Poll: Millennial Voters Say Student Debt a Major Influencer in Voting Decisions

By Allie Bidwell, Communications Staff

Presidential candidates should pay more attention to addressing issues around student debt, if a new poll is any indication.

A new poll released this week from Young Invincibles showed nearly two-thirds of Millennial voters, those between the ages of 18 and 34, said a candidate’s position on addressing student debt will be a “major influencer” in their voting decision. Overall, 61 percent of the 800 voters surveyed (42 percent of whom currently have student loan debt) said student debt would be a major influencer. The percentage surged among Democrats, with nearly three-quarters (74 percent) saying it would be a major influencer. Still, 44 percent of Republican voters also responded similarly.

“In a very fractured Republican field with so many different candidates, if half of millennial voters are saying student debt is going to be a major influencer in determining their vote, a candidate that really speaks to the concerns of those voters has a unique opportunity to secure a decent size of the Republican primary electorate,” said Colin Seeberger, strategic campaigns advisor for Young Invincibles. “Let’s be honest – 5 percent to 10 percent, that can be huge in a field of a dozen candidates.”

Young Invincibles also polled voters on other higher education issues, including state funding for higher education, student loan repayment plans and risk-sharing, and income-share agreements.

Across the board, millennial voters regardless of political party affiliation showed strong support for increasing state funding for higher education. Overall, 81 percent said they supported the proposal. Broken down by party, 92 percent of Democrats, 67 percent of Republicans, and 82 percent of Independents supported the proposal.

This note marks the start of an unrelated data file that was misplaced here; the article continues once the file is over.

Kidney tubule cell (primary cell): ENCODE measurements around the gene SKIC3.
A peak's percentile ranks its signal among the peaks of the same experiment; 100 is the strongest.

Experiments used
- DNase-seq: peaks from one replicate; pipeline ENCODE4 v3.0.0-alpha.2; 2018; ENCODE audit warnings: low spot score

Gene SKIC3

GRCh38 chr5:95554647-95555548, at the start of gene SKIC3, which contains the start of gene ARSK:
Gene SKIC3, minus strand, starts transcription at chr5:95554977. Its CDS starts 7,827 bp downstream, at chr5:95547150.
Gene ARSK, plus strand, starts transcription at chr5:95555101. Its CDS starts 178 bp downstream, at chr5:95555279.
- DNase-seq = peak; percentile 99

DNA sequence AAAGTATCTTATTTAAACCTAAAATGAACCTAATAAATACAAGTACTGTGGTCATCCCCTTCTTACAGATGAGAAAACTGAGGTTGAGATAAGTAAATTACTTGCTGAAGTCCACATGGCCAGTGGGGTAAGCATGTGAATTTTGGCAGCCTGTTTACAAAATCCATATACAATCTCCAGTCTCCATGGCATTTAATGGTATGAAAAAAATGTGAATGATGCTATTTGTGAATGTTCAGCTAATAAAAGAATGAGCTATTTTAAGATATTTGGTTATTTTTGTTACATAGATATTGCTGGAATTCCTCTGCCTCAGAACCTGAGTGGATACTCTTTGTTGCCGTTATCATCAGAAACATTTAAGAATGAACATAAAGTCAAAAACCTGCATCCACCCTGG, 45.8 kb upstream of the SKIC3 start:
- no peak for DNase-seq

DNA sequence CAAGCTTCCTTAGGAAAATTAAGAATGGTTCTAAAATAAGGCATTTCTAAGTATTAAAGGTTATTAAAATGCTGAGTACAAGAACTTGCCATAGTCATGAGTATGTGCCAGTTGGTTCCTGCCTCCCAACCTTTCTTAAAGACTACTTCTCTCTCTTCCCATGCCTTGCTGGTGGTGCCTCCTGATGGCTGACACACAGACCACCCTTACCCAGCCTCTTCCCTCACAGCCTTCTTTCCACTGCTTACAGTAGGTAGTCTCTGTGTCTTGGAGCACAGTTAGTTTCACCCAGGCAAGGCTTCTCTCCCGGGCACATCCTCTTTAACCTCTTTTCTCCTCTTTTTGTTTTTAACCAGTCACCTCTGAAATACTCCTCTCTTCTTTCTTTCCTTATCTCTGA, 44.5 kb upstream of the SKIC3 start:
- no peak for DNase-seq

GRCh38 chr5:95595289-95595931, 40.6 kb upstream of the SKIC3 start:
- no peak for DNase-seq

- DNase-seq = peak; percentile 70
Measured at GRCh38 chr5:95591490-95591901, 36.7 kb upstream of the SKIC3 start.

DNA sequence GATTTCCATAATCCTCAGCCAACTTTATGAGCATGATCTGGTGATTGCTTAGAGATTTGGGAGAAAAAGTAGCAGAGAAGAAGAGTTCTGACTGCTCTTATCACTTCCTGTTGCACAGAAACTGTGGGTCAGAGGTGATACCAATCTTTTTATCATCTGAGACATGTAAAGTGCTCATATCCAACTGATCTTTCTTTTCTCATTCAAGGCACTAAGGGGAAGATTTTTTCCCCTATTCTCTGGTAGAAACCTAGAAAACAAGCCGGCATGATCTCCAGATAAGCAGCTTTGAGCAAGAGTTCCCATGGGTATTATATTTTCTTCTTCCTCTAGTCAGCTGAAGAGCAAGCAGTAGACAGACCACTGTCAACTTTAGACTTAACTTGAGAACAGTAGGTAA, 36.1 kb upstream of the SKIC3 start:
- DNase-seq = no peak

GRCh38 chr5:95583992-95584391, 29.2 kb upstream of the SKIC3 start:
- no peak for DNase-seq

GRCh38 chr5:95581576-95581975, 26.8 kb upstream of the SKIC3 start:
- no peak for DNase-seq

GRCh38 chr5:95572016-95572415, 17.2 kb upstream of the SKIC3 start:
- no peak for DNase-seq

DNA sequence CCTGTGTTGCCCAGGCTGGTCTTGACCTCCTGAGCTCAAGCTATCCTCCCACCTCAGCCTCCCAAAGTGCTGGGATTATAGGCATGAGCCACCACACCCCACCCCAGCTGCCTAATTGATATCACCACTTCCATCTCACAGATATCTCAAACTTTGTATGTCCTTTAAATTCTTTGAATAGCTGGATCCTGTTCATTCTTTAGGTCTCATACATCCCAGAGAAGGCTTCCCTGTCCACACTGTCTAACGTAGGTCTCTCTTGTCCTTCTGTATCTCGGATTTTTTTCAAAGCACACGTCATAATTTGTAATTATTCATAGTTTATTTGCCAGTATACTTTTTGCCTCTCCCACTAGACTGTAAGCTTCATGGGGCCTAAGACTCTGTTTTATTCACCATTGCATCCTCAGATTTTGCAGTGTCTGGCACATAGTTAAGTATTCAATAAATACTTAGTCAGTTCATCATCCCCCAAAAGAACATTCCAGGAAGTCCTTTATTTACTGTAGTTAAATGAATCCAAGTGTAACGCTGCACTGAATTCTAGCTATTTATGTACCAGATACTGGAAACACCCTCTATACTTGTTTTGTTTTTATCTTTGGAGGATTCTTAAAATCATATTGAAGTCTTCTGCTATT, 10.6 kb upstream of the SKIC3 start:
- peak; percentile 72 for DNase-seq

“It was really exceptional just how high those numbers were,” Seeberger said, though adding that it confirms what Young Invincibles had heard anecdotally from students on the ground. “When they learn that states used to cover the majority of the cost to send somebody to school, and they’re not doing that anymore, they’re usually pretty upset about it, whether they’re a young Democrat or a young Republican.”

Millennial voters also said they favored capping borrowers’ loan payments at 10 percent of their income, and requiring schools to share in the risk of borrowing if their graduates default on their loans.

The only proposal young voters appeared to disagree with was income-share agreements, an idea championed by Republican presidential candidate Sen. Marco Rubio, of Florida.

When asked if they would support a proposal to “privatize college financing by allowing investors to finance sending a student to school in exchange for a share of their future income,” fewer than one-third of millennial voters overall (32 percent) said they would support the plan. Support was highest among Republican voters, at 41 percent, and lowest among Democratic voters, at 27 percent.

Moving forward, Seeberger said he expects more presidential candidates to be releasing plans to directly address student debt issues, as well as higher education more broadly.

“There’s definitely still time for more candidates to be detailing their plans,” Seeberger said. “Given the fact that Iowa and New Hampshire have two of the largest student debt per graduate figures in the country, it makes sense for candidates to be putting these proposals on the table before voters go to the polls.”


Publication Date: 12/11/2015

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